PRESIDENT Goodluck Jonathan will on Monday (today) mark the country’s 52nd independence anniversary within the confines of the Presidential Villa, Abuja, contrary to the previous practice of holding such events at the Eagle Square in Abuja.
The indoor independence celebration started last year when Jonathan opted for a brief ceremony within his official residence in the face of the prevalent insecurity in the country.
Like last year’s celebration, only a few accredited personalities will be allowed into the indoor venue. But the event will be transmitted live by both the Nigerian Television Authority and Federal Radio Corporation of Nigeria from 10 a.m.
A terse statement by Jonathan’s spokesman, Reuben Abati, on Sunday gives the outlines of the anniversary which will commence at 7 a.m. with a presidential broadcast.
Abati’s statement reads, “As part of the activities marking Nigeria’s 52nd Independence Anniversary, President Goodluck Ebele Jonathan will address the nation on Monday, October 1, 2012.
“The broadcast will be aired at 7 am. All television stations are advised to hook up to the Nigerian Television Authority for clean feed, while radio stations should hook up to the Federal Radio Corporation of Nigeria.
“The President will also watch a ceremonial Change of Guards by the Nigerian Army Brigade of Guards, at the State House, Abuja. This ceremony will be witnessed by Vice- President Namadi Sambo, Senate President David Mark, House of Representatives Speaker Aminu Waziri Tambuwal, Chief Justice Mariam Aloma Mukhtar, and former heads of state, members of the diplomatic corps, political leaders, other government officials and dignitaries.
“The event will be transmitted live, from 10am on the NTA and FRCN networks and other broadcast stations across the country.”
The Presidential aide did not give reason for the low-key celebration this year but watchers say that the decision may have been informed by the high profile terror attacks that the capital city has experienced in the last two years.
Two bombs exploded near the Eagle Square venue of the 50th anniversary in 2010. A militant group, the Movemenet for the Emancipation of the Niger Delta, later claimed responsibility for the bombings.
The insecurity in the nation has gone worse since then with an Islamic sect, Boko Haram, prosecuting a campaign of violence against the government. The sect has killed about 450 persons this year alone with attacks on military and police facilities, worship houses and drinking joints.
Last year’s low celebration attracted criticisms from opposition and other stakeholders who condemned the government for allegedly surrendering to the Islamic sect.
The criticisms forced Jonathan during a state visit to Rwanda to deny celebrating the independence inside the Presidential Villa, saying the event was a mere ceremonial change of guard.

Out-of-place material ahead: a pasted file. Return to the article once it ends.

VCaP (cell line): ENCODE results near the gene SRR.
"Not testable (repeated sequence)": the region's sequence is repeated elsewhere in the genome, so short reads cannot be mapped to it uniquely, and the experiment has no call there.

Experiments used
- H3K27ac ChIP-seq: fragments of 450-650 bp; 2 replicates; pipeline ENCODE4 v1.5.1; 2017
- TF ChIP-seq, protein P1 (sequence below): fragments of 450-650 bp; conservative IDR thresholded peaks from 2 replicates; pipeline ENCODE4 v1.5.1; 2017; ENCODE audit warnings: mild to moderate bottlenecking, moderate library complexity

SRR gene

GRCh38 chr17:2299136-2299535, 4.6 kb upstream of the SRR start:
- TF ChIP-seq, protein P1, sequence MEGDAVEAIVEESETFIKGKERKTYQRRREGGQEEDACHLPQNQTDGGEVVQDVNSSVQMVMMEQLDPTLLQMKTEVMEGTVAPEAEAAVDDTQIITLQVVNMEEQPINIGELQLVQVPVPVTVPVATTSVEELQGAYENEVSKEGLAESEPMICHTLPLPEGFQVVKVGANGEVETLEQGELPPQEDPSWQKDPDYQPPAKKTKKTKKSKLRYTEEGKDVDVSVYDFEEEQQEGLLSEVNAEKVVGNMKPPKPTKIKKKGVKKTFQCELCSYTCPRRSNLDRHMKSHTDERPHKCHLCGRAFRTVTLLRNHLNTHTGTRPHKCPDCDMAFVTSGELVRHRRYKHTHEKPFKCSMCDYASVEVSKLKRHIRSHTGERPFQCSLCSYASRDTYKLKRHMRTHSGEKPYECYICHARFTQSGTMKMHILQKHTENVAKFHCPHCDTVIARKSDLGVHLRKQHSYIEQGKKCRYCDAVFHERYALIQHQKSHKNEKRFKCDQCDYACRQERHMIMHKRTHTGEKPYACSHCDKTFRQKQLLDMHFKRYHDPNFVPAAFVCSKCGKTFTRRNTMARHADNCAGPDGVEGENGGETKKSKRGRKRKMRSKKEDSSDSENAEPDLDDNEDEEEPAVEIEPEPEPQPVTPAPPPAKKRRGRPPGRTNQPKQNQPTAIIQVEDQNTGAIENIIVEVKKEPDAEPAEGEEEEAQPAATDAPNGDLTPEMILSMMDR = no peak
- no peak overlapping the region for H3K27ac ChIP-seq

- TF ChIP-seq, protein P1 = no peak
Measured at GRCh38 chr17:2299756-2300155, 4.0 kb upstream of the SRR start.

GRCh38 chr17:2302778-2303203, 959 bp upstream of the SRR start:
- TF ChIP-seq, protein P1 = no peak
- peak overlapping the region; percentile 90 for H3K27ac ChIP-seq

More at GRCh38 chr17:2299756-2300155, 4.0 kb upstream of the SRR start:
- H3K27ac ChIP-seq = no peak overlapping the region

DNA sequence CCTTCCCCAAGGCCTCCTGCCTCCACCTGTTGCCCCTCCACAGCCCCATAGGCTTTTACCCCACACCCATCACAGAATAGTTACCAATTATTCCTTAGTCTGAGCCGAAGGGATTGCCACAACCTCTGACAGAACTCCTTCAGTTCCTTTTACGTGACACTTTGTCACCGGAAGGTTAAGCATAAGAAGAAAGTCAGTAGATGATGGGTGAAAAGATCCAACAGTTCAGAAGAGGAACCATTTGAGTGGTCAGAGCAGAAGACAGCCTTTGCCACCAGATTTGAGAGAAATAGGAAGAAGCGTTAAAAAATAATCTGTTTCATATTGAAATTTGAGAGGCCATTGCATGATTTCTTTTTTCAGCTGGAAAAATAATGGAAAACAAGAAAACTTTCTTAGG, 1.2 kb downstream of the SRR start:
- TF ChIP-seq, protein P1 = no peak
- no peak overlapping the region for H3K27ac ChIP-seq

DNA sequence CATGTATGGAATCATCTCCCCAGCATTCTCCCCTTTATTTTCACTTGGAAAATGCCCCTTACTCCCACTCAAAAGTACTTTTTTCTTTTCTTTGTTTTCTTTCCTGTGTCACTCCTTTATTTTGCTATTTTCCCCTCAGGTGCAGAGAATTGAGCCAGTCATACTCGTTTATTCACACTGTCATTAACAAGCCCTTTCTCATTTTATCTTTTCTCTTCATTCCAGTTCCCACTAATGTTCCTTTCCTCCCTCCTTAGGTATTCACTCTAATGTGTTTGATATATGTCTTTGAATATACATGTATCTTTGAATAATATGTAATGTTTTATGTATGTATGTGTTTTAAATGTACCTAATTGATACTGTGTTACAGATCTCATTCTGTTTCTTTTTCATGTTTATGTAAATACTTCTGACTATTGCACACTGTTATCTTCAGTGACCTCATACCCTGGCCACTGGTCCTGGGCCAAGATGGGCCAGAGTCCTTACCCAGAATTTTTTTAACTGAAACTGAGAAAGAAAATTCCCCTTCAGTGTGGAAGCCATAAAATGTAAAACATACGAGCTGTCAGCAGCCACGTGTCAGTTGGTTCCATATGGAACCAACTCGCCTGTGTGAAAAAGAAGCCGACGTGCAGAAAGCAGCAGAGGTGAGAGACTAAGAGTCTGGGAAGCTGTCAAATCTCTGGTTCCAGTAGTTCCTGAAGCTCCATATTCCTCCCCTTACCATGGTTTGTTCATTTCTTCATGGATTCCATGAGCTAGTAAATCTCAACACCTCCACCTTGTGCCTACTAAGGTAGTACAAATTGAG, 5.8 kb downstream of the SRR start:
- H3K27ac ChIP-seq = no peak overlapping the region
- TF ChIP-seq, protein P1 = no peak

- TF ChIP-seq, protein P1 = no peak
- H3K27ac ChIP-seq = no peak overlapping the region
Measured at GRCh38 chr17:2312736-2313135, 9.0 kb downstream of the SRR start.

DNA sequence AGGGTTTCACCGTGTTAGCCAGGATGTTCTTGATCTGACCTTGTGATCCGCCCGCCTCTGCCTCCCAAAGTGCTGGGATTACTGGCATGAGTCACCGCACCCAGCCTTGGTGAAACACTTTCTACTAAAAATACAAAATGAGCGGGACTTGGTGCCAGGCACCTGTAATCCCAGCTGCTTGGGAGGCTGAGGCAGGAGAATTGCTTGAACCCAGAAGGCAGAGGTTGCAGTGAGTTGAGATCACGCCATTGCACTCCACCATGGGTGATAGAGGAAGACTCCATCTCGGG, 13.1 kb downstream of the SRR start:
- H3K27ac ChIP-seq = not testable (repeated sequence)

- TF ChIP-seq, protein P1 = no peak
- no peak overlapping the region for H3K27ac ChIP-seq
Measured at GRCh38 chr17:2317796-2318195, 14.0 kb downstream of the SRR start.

He said the anniversary would remain a low-key event until 2014 when the nation would celebrate its centenary in an elaborate manner.
Eagle Square, the usual venue of the nation’s independence celebrations, remained empty on Sunday with no sign of activity.
In previous Independence Day eves, it was a beehive of activities as elaborate reparations were made for the next day’s celebrations.
The Minister of Interior, Abba Moro, had on September 3, announced that 2012’s celebration would be a low-key affair.
He said the decision was in line with the transformation agenda of the current administration which frowned at flamboyant and unnecessary spending.
However, some Abuja residents, who spoke to NAN, said the planned low-key celebration was not unconnected with the security situation in the country.
A resident, Mr. Wale Olaye, said it was better not to celebrate than to celebrate and have casualties.
He said, “You never can tell what will happen; you don’t know who is planning what, so, the best thing is to cancel march past and other activities associated with the day.
“We don’t want to lose more lives to dastardly attacks; we will all pray for Nigeria that day in our respective homes.’’
Another respondent, Oliver Amah, said there was no need for such celebrations where security personnel would outnumber people who would want to be out to have fun.
According to Amah, many Nigerians are still living with “bomb phobia” due to the October 1, 2010 blasts.
But there was a security beef-up in the Federal Capital Territory on Sunday.
Heavily armed policemen and soldiers were deployed in the most strategic parts of the FCT, including the Central Business District.
Security was also beefed up along roads leading to the central part of the city, including the Airport Road.
Our correspondents observed that soldiers were stationed at the overhead bridge at Kubwa. The soldiers, numbered 20 and were in a truck.
A military source told one of our correspondents on Sunday that the soldiers were out in the streets of Abuja as a “normal precautionary” measure preceding the 52nd anniversary of the nation’s independence.
The Inspector-General of Police, Mr. Mohammed Abubakar, had in Ilorin on Saturday assured that the police would ensure a hitch-free celebration of the 52nd anniversary.